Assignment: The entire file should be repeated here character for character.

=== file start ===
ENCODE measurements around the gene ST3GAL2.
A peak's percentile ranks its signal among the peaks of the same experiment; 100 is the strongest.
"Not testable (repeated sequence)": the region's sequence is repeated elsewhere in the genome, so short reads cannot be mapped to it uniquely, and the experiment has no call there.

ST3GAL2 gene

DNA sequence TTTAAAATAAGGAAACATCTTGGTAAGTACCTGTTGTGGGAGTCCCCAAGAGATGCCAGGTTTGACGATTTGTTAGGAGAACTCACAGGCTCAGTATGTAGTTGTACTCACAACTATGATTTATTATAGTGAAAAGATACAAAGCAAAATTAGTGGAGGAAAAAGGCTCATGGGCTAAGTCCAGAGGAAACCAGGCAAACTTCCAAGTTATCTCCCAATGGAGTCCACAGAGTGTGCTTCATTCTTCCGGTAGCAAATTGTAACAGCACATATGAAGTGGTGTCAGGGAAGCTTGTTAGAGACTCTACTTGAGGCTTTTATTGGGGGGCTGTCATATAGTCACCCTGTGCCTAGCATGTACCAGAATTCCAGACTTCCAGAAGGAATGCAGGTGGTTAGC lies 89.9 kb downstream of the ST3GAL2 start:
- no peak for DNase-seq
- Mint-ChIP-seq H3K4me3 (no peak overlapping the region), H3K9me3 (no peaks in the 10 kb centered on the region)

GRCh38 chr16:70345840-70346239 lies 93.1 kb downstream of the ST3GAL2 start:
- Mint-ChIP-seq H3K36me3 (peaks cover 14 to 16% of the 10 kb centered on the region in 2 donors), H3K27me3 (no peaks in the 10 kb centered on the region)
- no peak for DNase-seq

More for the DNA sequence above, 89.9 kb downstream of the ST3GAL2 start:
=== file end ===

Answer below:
ENCODE measurements around the gene ST3GAL2.
A peak's percentile ranks its signal among the peaks of the same experiment; 100 is the strongest.
"Not testable (repeated sequence)": the region's sequence is repeated elsewhere in the genome, so short reads cannot be mapped to it uniquely, and the experiment has no call there.

ST3GAL2 gene

DNA sequence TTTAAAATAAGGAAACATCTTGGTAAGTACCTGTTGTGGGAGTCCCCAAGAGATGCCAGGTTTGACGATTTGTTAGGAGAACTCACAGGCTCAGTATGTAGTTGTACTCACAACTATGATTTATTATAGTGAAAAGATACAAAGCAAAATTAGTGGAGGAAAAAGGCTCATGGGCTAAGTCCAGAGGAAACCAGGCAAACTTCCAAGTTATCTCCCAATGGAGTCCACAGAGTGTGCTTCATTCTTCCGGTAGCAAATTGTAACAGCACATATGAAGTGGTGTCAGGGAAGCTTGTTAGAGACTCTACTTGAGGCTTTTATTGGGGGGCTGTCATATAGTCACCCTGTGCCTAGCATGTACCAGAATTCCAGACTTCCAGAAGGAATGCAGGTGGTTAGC lies 89.9 kb downstream of the ST3GAL2 start:
- no peak for DNase-seq
- Mint-ChIP-seq H3K4me3 (no peak overlapping the region), H3K9me3 (no peaks in the 10 kb centered on the region)

GRCh38 chr16:70345840-70346239 lies 93.1 kb downstream of the ST3GAL2 start:
- Mint-ChIP-seq H3K36me3 (peaks cover 14 to 16% of the 10 kb centered on the region in 2 donors), H3K27me3 (no peaks in the 10 kb centered on the region)
- no peak for DNase-seq

More for the DNA sequence above, 89.9 kb downstream of the ST3GAL2 start: